This preview shows page 1. Sign up to view the full content.
Unformatted text preview: Liesel begins to learn the dynamics of her new home, particularly of how Rosa runs it. Liesel has nightmares about her brother, and Hans sits in her room to comfort her. She trusts him because he doesn't leave her, and in the mornings he plays his accordion for her at the breakfast table, partly to annoy Rosa. Just as Rosa calls Liesel Saumensch , Rosa calls Hans the male equivalent: Saukerl . Liesel begins to associate the sound of Hans's accordion with safety. She hides The Grave Digger's Handbook underneath her mattress. For her, the book signifies the last time she saw her mother and her brother. School is a struggle, because Liesel cannot read or write. She is placed with the younger children and feels ashamed. She also begins her enrollment in the BDM: Bund Deutscher Mdchen , Band of German Girls. They meet from 3 to 5 on Wednesdays and Saturdays and learn skills like bandage rolling, sewing, and...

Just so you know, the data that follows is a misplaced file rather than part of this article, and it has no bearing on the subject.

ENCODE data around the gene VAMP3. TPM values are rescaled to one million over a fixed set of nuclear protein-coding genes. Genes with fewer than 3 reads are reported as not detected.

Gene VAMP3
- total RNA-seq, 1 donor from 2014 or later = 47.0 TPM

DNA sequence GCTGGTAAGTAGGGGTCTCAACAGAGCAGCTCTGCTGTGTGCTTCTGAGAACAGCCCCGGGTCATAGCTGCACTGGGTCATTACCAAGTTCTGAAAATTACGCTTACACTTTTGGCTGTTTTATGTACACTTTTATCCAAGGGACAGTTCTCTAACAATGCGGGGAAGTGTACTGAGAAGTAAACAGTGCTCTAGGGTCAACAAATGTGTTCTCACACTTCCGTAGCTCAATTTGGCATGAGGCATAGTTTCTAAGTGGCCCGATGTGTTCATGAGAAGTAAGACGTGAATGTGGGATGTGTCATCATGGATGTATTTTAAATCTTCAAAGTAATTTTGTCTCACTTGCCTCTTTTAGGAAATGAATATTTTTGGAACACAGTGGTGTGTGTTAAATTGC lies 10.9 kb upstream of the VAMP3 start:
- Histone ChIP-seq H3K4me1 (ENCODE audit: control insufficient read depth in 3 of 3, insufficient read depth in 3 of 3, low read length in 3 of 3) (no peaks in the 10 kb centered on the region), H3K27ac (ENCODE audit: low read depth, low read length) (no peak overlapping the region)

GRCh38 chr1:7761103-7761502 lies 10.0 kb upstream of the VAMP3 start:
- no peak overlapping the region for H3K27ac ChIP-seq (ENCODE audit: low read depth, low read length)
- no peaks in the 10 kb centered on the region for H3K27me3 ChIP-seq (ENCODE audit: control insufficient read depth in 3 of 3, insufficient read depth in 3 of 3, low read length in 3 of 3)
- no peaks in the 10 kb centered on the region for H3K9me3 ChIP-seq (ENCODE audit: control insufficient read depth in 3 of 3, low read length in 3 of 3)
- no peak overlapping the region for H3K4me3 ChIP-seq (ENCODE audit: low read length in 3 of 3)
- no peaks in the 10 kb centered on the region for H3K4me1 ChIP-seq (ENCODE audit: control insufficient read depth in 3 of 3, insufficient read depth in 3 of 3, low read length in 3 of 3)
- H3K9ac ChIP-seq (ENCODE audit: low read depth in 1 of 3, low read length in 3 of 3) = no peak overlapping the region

View Full Document
- Fall '07